Thursday, September 3, 2015
My Syrian Relatives
Those are my Syrian relatives who immigrated from Homs in the early part of the twentieth century. My grandfather is the second from the left, one hand on his mother's shoulder. Grandpa was a tough guy, smoked packs and packs of cigarettes, cursed in Arabic and called me Rosalita because I looked more Italian than Syrian.
I think about my Syrian relatives whenever I read about the chaos and tragedy of Syria. I imagine people with the same blood as mine are running through the streets or away. Like everyone, I am struck dumb by the constant stream of photos of the millions of desperate refugees, particularly the one of the little boy, face-down in the sand at the water's edge. What do we do in the face of such madness? What do we even think? I can't look away. I can't not think about it. I wish that I could do something about it.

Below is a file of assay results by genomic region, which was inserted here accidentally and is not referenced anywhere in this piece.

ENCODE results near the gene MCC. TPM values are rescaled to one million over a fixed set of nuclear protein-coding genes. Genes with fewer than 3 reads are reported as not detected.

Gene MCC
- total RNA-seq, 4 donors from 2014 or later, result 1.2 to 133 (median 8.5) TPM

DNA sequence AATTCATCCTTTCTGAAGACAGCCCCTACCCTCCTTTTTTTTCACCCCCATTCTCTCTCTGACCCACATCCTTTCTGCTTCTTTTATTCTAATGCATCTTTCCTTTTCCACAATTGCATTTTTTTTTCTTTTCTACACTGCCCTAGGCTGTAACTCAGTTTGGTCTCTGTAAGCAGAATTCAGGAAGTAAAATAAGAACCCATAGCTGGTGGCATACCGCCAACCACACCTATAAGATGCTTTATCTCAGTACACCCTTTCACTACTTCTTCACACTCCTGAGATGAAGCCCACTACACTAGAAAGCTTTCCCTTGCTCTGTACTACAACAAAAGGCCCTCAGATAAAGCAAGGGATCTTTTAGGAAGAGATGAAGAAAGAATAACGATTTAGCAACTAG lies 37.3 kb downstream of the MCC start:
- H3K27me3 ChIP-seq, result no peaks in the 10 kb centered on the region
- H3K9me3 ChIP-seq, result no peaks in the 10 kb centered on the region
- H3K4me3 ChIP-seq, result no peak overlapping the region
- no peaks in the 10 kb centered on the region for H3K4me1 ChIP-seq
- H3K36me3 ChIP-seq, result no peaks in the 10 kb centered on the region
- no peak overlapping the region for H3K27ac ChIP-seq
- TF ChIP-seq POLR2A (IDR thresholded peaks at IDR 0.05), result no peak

I don't believe in borders, in walls and nations, to tell you the truth. I feel no pride as an American, but rather fortunate, lucky to be here and not Syria. Lucky, not proud. I admire the actions of Germany and Iceland who have announced programs to take these refugees. I wish that I could offer my home to a refugee, but how do I do that? How do we do that? I live in America where the ruling class can't figure out a proper immigration policy, where a leading candidate for president wants to build a giant wall at the border to keep people out, where people complain about illegals getting an education or a driver's license or food stamps. I'm an American and complicit. I'm also Syrian, and I want to do something.